I returned home today from a retreat hosted by the Jacksonville and Lincoln Circuits of the Central Illinois District at Camp CILCA. The topic of the retreat was “Pietism.” There was a good turn out, and we had a great time. I enjoyed it more than our typical Pastor’s Conferences, because instead of the featured speaker having to ‘cut it short’ for the sake of District Staff reports, just as he is getting warmed up, this format allowed for much discussion, and it allowed for Dr. Rast to develop his points fully.
Even though I had Dr. Rast for several classes, including the one in which he lectures on Pietism, and have done a lot of reading on the movement on my own, I still learned a lot just listening during this retreat. I think one of the many points that Dr. Rast was trying to make for us is that things were just as ‘messy’ as far as the Church goes in the 17th century as they are now. Point taken!
As far as Pietism goes, I had never really considered the impact the Thirty-Years War had on the Church as much as I did this week. Rast explained how the Pietists (or Proto-pietists like Johann Arndt) believed Lutheran Orthodoxy’s focus on the external things such as Word, Sacrament, Confession, etc. was to blame for the moral depravity among church members. Obviously, said the Pietists, they (Lutheran Orthodox preachers) have given the impression to the people that personal faith and piety doesn’t matter as long as you accept certain doctrinal formulas, get baptized, go to confession, and hear the Word. Clearly, this is not enough. More is needed for true Reform. And hence, Spener comes along and comes up with the program, which Francke implements through the University of Halle.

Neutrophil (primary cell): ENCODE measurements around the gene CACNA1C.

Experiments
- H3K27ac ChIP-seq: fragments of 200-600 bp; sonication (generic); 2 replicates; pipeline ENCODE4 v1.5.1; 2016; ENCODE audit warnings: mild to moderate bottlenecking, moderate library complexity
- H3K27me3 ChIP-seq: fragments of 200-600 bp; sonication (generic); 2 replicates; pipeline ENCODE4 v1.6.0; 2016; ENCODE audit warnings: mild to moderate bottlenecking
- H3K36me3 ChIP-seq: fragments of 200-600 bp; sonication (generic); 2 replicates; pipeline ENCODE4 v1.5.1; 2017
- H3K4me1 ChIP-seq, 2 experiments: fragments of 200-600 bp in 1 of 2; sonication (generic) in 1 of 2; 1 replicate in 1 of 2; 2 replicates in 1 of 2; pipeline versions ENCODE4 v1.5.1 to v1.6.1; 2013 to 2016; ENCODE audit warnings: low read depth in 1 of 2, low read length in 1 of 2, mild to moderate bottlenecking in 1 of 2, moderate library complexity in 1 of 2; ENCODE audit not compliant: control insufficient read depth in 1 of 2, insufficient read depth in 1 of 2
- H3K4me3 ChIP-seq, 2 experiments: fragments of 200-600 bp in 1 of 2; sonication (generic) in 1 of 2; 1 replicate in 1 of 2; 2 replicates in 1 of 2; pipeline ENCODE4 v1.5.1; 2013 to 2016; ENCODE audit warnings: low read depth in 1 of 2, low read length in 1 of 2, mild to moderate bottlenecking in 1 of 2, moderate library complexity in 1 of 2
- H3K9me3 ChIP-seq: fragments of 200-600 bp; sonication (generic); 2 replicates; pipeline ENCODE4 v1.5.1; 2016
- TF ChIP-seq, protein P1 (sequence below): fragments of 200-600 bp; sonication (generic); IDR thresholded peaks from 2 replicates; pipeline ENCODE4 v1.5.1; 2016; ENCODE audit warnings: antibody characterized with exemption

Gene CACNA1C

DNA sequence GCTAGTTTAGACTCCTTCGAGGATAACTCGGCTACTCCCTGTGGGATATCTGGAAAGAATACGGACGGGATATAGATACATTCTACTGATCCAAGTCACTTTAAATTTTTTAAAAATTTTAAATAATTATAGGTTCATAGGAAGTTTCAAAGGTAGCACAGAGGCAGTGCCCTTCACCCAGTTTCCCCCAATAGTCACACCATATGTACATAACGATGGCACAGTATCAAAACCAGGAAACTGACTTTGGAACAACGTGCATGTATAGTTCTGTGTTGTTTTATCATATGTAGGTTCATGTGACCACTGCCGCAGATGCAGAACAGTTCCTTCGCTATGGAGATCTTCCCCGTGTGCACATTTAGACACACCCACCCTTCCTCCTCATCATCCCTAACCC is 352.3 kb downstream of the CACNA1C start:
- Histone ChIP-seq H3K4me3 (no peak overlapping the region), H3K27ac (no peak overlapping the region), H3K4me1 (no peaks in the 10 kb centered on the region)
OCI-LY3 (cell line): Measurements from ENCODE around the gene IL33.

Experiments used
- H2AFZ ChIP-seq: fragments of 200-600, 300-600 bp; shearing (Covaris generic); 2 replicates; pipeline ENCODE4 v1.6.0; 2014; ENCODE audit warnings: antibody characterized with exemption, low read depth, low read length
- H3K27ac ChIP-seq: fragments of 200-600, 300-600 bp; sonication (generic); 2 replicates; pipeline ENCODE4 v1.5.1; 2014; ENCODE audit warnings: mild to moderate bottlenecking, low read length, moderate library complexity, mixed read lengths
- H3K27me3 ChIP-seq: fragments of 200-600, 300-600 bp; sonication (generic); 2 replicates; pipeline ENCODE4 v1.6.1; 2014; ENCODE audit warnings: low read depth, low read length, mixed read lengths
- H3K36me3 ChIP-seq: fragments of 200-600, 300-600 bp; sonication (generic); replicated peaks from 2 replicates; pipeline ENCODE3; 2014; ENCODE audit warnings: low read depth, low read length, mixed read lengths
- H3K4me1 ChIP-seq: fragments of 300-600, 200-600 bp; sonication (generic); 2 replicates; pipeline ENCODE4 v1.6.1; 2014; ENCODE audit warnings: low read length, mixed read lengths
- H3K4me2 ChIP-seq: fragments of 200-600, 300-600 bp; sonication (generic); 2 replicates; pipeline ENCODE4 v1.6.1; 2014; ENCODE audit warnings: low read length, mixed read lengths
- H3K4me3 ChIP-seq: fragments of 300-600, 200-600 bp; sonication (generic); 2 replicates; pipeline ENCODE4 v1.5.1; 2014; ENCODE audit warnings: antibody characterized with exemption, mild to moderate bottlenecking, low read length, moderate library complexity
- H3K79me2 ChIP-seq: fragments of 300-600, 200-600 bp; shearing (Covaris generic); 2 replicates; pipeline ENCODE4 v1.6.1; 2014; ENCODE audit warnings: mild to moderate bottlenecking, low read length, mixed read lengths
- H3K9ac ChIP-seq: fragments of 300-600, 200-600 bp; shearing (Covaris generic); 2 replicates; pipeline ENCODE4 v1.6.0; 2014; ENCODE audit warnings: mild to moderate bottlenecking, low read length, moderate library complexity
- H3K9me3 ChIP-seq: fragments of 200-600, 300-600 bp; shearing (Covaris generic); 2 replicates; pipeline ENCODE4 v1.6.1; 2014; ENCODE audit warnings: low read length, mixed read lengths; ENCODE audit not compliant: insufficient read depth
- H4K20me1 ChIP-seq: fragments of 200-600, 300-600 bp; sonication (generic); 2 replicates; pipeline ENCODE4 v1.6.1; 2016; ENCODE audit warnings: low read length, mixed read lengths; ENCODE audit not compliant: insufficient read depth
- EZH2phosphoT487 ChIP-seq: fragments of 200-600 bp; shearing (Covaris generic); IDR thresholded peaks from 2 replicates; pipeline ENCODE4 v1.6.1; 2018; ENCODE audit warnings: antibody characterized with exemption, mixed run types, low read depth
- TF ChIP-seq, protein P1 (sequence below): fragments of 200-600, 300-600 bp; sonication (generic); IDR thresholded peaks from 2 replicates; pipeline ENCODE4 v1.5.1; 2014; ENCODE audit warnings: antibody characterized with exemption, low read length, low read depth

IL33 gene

Pietism was, initially, a reaction to a *perceived* lack of emphasis on the fruits of the Spirit among the Lutheran Orthodoxists, who spent more time (in the mind of the Pietists) writing scholastic tomes than they did cultivating the piety of their people. Rast does not think this is completely accurate. The Pietists were looking for something that was not possible: a Utopia on earth.
What resulted, whether they intended it or not, was a division of Word and Spirit, a division even of Theology and Life/Practice. They came to view dogmatic theology as merely an academic exercise, with little or no impact on the practice and ministry of the pastors. What mattered to the Pietists was not so much the theological convictions of a ministerial candidate for instance, but his way of life.
I think you see some of this today in the church. Some pastors will say: “I’m a pastor, not a theologian.” I read in the 125th anniversary book for my congregation about one of the former pastors who was known for saying that the seminary taught him to be theologian, but they (the people) taught him to be a pastor. Gag me. This is the kind of schlock that makes my skin crawl and my blood boil. Please, spare me the sentimental b.s. Theology is practical, or it ought to be. I can’t come away from one of these theological conferences without it affecting the way I preach and approach the ministry.
Another thing Dr. Rast spoke about was just how foreign to a pietist’s experience was a dyed-in-the-wool Confessionalist pastor. They don’t get us. They do not understand our commitment to Confessional documents written down in the 16th century. It just doesn’t register with them (the Pietists). I don’t know if there are any true pietists left today, at least, of the Spenerite brand. Probably so. You do hear a lot of belly-aching about the “mean-spiritied” polemics of some orthodox Lutheran pastors, and the so-called “doctrinal hair-splitting” that is done in the name of Truth. There is a strong tendency towards experiential Christianity over against Christianity that is centered around pulpit and altar.
All in all, it was a great presentation. Thanks Dr. Rast, as always. It was also fun to get to know some of my C.I.D. brethren a little better. Glad I went.